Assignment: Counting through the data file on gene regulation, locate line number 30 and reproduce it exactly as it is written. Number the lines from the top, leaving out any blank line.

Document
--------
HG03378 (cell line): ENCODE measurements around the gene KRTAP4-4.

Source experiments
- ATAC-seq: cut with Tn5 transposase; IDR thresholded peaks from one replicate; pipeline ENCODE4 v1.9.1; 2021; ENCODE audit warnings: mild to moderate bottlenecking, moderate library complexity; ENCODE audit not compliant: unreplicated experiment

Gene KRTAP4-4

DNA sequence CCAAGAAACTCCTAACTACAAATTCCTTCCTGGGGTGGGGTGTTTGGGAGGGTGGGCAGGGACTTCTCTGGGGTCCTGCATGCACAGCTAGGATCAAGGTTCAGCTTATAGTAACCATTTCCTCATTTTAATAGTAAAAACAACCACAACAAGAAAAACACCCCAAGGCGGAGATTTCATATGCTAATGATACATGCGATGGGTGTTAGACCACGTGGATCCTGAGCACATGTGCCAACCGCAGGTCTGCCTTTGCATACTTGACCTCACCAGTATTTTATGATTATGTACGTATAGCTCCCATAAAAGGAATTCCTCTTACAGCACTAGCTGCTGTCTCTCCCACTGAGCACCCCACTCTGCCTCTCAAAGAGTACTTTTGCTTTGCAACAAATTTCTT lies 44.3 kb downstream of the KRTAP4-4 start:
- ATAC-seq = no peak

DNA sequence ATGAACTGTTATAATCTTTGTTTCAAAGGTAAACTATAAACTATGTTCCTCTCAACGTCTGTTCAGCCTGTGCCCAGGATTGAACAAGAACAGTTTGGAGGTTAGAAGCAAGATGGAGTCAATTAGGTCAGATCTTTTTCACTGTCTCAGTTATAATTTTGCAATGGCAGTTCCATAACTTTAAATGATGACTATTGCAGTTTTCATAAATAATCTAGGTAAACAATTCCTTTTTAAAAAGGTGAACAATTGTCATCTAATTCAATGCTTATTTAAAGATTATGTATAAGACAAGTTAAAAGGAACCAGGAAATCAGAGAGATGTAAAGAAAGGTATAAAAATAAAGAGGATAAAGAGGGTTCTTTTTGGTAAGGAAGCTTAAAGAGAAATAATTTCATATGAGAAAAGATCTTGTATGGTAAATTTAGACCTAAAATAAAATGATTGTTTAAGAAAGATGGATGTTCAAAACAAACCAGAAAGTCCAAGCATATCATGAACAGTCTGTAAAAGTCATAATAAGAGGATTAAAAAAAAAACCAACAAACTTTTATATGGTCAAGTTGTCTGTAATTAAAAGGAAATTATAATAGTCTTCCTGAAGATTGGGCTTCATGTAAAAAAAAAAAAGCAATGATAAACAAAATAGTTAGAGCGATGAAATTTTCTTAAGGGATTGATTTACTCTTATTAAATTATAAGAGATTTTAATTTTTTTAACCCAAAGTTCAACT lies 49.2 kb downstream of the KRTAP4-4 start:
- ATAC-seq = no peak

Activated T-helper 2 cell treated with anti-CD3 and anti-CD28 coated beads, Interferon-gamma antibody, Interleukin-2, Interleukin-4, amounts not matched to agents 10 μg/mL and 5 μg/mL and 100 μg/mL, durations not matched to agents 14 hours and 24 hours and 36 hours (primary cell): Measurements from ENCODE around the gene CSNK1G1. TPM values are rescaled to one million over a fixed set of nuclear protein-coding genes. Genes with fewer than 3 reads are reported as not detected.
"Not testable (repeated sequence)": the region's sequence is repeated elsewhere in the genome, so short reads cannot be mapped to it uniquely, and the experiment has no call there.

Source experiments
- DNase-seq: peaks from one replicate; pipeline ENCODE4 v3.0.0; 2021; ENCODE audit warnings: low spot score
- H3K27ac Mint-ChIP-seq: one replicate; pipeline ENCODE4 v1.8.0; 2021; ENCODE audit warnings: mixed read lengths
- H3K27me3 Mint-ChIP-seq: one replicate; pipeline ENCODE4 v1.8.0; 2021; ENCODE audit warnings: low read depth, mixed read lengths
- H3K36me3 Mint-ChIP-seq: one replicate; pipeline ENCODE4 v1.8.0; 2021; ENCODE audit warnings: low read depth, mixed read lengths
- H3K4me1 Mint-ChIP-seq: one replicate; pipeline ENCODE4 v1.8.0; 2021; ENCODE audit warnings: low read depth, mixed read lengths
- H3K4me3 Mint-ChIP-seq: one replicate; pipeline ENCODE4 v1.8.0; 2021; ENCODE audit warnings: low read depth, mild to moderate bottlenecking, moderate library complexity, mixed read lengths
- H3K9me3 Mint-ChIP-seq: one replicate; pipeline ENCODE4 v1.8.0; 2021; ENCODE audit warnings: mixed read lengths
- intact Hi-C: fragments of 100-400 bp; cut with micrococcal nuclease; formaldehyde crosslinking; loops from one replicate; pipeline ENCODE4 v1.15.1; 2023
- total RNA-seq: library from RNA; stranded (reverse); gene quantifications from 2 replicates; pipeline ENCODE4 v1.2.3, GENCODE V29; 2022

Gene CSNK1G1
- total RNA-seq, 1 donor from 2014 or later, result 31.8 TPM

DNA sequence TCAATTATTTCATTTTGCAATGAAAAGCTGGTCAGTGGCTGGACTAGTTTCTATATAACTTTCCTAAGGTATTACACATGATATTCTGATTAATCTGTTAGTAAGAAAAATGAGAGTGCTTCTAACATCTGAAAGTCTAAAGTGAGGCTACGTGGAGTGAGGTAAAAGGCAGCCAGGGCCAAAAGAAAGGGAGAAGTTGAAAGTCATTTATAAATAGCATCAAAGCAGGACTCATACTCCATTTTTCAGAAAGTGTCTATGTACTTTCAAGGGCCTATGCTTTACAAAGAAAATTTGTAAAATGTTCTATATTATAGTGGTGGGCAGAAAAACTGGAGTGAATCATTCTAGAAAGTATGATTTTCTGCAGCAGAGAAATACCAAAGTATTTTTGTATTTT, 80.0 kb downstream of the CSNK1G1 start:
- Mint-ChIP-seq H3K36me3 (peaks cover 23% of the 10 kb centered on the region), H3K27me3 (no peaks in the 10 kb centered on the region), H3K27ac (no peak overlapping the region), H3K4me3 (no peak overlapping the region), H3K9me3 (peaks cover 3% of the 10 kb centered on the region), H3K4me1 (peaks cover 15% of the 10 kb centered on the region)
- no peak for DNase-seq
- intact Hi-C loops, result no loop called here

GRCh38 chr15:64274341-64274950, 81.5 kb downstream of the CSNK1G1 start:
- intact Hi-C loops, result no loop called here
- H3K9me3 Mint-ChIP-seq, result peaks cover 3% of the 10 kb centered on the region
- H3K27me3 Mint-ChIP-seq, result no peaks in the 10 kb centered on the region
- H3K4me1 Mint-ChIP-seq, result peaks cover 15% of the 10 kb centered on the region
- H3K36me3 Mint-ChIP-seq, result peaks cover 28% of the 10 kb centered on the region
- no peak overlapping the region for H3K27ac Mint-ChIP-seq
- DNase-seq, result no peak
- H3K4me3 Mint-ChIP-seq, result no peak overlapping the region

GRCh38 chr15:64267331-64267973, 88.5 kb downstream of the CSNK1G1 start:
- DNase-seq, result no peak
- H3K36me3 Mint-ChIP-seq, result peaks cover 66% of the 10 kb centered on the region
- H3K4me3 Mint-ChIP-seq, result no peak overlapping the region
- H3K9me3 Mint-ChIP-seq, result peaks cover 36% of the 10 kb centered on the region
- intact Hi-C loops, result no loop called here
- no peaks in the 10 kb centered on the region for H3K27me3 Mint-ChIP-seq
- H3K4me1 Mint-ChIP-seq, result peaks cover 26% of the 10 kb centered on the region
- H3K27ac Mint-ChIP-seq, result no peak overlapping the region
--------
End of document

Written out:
- H3K27me3 Mint-ChIP-seq, result no peaks in the 10 kb centered on the region